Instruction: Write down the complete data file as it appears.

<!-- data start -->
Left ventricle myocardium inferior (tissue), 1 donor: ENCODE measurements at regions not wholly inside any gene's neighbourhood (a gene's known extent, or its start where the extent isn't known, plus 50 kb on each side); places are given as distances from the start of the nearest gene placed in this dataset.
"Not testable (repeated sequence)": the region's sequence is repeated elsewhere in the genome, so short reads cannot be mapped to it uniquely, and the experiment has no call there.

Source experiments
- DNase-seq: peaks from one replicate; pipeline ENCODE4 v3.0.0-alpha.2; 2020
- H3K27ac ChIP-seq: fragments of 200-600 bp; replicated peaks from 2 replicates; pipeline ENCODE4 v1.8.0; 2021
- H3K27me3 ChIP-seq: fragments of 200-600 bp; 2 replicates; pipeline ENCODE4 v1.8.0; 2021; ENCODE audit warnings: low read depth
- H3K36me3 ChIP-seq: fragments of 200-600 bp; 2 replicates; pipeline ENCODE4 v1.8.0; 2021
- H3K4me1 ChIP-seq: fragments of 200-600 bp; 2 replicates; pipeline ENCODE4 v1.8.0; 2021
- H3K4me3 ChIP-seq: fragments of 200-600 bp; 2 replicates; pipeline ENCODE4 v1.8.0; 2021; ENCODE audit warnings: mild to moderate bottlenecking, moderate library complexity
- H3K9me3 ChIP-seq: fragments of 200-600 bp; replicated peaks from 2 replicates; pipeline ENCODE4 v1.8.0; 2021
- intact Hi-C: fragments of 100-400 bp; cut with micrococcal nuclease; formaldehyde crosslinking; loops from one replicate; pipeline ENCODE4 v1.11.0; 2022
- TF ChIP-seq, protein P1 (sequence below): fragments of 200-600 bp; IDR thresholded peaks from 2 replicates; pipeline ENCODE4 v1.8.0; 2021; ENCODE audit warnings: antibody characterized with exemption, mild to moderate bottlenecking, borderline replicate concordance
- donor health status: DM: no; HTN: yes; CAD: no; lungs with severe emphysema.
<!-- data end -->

Left ventricle myocardium inferior (tissue), 1 donor: ENCODE measurements at regions not wholly inside any gene's neighbourhood (a gene's known extent, or its start where the extent isn't known, plus 50 kb on each side); places are given as distances from the start of the nearest gene placed in this dataset.
"Not testable (repeated sequence)": the region's sequence is repeated elsewhere in the genome, so short reads cannot be mapped to it uniquely, and the experiment has no call there.

Source experiments
- DNase-seq: peaks from one replicate; pipeline ENCODE4 v3.0.0-alpha.2; 2020
- H3K27ac ChIP-seq: fragments of 200-600 bp; replicated peaks from 2 replicates; pipeline ENCODE4 v1.8.0; 2021
- H3K27me3 ChIP-seq: fragments of 200-600 bp; 2 replicates; pipeline ENCODE4 v1.8.0; 2021; ENCODE audit warnings: low read depth
- H3K36me3 ChIP-seq: fragments of 200-600 bp; 2 replicates; pipeline ENCODE4 v1.8.0; 2021
- H3K4me1 ChIP-seq: fragments of 200-600 bp; 2 replicates; pipeline ENCODE4 v1.8.0; 2021
- H3K4me3 ChIP-seq: fragments of 200-600 bp; 2 replicates; pipeline ENCODE4 v1.8.0; 2021; ENCODE audit warnings: mild to moderate bottlenecking, moderate library complexity
- H3K9me3 ChIP-seq: fragments of 200-600 bp; replicated peaks from 2 replicates; pipeline ENCODE4 v1.8.0; 2021
- intact Hi-C: fragments of 100-400 bp; cut with micrococcal nuclease; formaldehyde crosslinking; loops from one replicate; pipeline ENCODE4 v1.11.0; 2022
- TF ChIP-seq, protein P1 (sequence below): fragments of 200-600 bp; IDR thresholded peaks from 2 replicates; pipeline ENCODE4 v1.8.0; 2021; ENCODE audit warnings: antibody characterized with exemption, mild to moderate bottlenecking, borderline replicate concordance
- donor health status: DM: no; HTN: yes; CAD: no; lungs with severe emphysema.